The one thing I do know is that they looked great on June Lockhart in leave it to beaver. Given that she cared about her kids and her world, I am sure she would have been a supporter of oyster restoration to create habitat to improve the fishing and improve ocean water quality. 

Leave it to Beaver Mom Actress June Lockhart in Pearls.
June Lockhart in Pearls


BANGKOK – Oct. 30, 2013 – GIA (Gemological Institute of America) researchers from Thailand, with the assistance of the Paspaley Pearling Company, recently conducted an expedition to Australia’s wild pearl oyster beds, which provided unprecedented opportunity to advance research into differentiating certain nacreous saltwater non-bead cultured pearls from natural pearls. GIA’s pearl research group and others in the pearl trade have focused on this sometimes difficult differentiation for decades. 
In addition to thousands of laboratory analyses over the past few years, a major focus for both  the GIA and Paspaley Pearling Company research teams has been establishing the most important criteria for present and future research: a reliable sample base of natural and cultured pearls of various types. While obtaining a definitive sample base for cultured pearls is straightforward, the rarity of natural pearls makes collecting a substantial sample base challenging.
Oyster and Pearl
Pinctada Maxima Oyster with pears. 

Australia’s wild pearl oyster beds have been fished continuously since the mid-1800’s for Pinctada maxima, the world’s largest species of pearl oyster that has yielded many of the world’s large saltwater natural pearls. GIA sought to conduct research in Australia with Paspaley’s assistance as the country’s seas are home to the world’s last commercially active fishery for wild Pinctada maxima oysters. According to Kenneth Scarratt, GIA managing director for Southeast Asia, several recent expeditions by GIA into the waters off the rugged Northwest Coast resulted in the acquisition of many natural and cultured pearls that have produced excellent data that will enable GIA to establish impeccable test criteria for its pearl identification teams.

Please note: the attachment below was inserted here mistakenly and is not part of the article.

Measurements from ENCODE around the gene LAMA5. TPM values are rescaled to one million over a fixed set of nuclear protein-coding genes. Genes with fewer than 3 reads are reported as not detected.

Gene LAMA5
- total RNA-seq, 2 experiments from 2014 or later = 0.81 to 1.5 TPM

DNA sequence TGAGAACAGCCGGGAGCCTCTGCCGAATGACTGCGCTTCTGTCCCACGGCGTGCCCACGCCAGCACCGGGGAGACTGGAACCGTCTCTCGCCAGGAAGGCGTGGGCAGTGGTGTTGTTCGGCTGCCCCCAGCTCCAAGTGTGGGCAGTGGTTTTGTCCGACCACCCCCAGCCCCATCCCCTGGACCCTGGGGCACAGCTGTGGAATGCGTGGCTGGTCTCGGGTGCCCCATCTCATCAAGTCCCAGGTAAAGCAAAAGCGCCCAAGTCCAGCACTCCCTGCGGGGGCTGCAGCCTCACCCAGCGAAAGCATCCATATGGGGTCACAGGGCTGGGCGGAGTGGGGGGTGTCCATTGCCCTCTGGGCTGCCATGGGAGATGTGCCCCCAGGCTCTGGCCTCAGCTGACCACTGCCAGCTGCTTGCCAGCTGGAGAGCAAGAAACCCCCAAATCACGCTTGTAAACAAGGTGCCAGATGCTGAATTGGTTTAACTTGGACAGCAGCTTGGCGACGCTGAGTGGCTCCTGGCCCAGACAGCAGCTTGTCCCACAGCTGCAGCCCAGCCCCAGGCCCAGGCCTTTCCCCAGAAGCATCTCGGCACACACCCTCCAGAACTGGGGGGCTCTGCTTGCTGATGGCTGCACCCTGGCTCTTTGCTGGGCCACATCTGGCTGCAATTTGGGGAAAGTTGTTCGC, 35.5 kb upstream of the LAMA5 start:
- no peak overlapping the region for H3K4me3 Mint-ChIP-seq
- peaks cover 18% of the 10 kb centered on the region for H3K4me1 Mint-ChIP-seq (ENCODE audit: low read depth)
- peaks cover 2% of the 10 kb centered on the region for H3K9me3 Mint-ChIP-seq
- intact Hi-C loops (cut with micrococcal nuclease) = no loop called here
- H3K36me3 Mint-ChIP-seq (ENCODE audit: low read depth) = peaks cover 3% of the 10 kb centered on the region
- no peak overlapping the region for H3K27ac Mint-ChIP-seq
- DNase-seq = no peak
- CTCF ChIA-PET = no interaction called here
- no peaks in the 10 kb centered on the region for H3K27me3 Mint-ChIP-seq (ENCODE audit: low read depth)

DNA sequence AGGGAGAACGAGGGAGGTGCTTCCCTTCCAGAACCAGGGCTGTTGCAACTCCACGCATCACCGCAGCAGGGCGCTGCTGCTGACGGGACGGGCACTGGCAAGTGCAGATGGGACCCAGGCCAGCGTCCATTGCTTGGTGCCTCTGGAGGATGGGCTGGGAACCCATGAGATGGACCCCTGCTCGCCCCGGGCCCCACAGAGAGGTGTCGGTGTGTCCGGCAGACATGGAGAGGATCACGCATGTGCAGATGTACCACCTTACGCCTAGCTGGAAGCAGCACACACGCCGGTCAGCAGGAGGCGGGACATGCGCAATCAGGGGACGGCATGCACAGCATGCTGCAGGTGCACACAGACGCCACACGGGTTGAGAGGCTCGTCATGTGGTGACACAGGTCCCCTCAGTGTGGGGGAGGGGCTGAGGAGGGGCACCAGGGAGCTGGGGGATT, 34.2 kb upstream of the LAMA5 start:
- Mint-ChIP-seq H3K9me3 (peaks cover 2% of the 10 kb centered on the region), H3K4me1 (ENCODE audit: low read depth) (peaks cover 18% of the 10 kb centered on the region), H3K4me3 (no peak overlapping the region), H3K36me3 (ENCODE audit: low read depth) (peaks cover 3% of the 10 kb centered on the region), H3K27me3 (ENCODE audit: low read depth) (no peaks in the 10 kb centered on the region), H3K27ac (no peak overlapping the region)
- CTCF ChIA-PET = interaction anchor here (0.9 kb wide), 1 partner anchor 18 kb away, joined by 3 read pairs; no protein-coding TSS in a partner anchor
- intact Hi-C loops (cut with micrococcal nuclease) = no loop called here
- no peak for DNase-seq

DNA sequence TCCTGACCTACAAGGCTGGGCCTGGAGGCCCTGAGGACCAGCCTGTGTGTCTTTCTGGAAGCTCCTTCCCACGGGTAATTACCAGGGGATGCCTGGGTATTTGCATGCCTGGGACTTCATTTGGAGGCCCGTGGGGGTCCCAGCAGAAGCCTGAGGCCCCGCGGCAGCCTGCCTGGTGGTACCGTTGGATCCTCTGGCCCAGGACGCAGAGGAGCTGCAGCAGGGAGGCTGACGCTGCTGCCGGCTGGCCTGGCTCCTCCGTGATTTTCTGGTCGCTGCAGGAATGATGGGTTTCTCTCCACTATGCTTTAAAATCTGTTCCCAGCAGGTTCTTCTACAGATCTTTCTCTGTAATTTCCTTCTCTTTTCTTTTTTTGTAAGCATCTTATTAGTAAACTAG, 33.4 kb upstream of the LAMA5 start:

“Resolving the issues involved in differentiating natural from saltwater non bead cultured pearls has been a focus of GIA’s research group for some time,” said Scarratt. “Meeting these challenges and using the results to serve GIA’s public benefit mission is what makes this kind of research so rewarding and important.”
A recent expedition that coincided with a Paspaley wild shell collection program focused on gathering large Pinctada maxima shell for use in the Mother of Pearl industry yielded the Institute’s most extraordinary results thus far.
In late September and early October, GIA pearl researchers Artitaya Homkrajae and Areeya Manustrong spent ten days aboard Paspaley’s diving ship MV Marilynne, during which they discovered and extracted 776 natural pearls from 20,488 large wild oysters. A majority of these pearls were small “seed” pearls, with the smallest measuring under 1mm in diameter, and the largest, a rare pearl measuring 16mm diameter. Prior to this expedition, there were few opportunities for gemological laboratories to examine a significant number of undrilled naturalPinctada maxima pearls of confirmed provenance, meaning previously that their origins were determined only by examining their internal structures and provenance ‘assumed’. This sample will provide GIA with a unique and unprecedented opportunity to compare what is understood about natural structures with undrilled pearls known to be natural.
“This was a unique opportunity to gather specimens from an important and well-known source,” said Artitaya Homkrajae, GIA pearl researcher. “Establishing explicit provenance for the samples will support a great deal of further research,” added Areeya Manustrong.
These 776 natural pearls, along with their shells, now reside in GIA’s laboratory in Bangkok. In the coming months, extensive research will be carried out using in-house high resolution real-time microradiography and micro CT imaging, as well as detailed chemical analyses and the application of other test methods. 
As part of GIA’s public benefit mission, a full and detailed report will be prepared and published in the coming months that will help clarify and establish clearer criteria for the interpretation of various data collected during the normal laboratory examination of pearls. 

Wednesday, November 13, 2013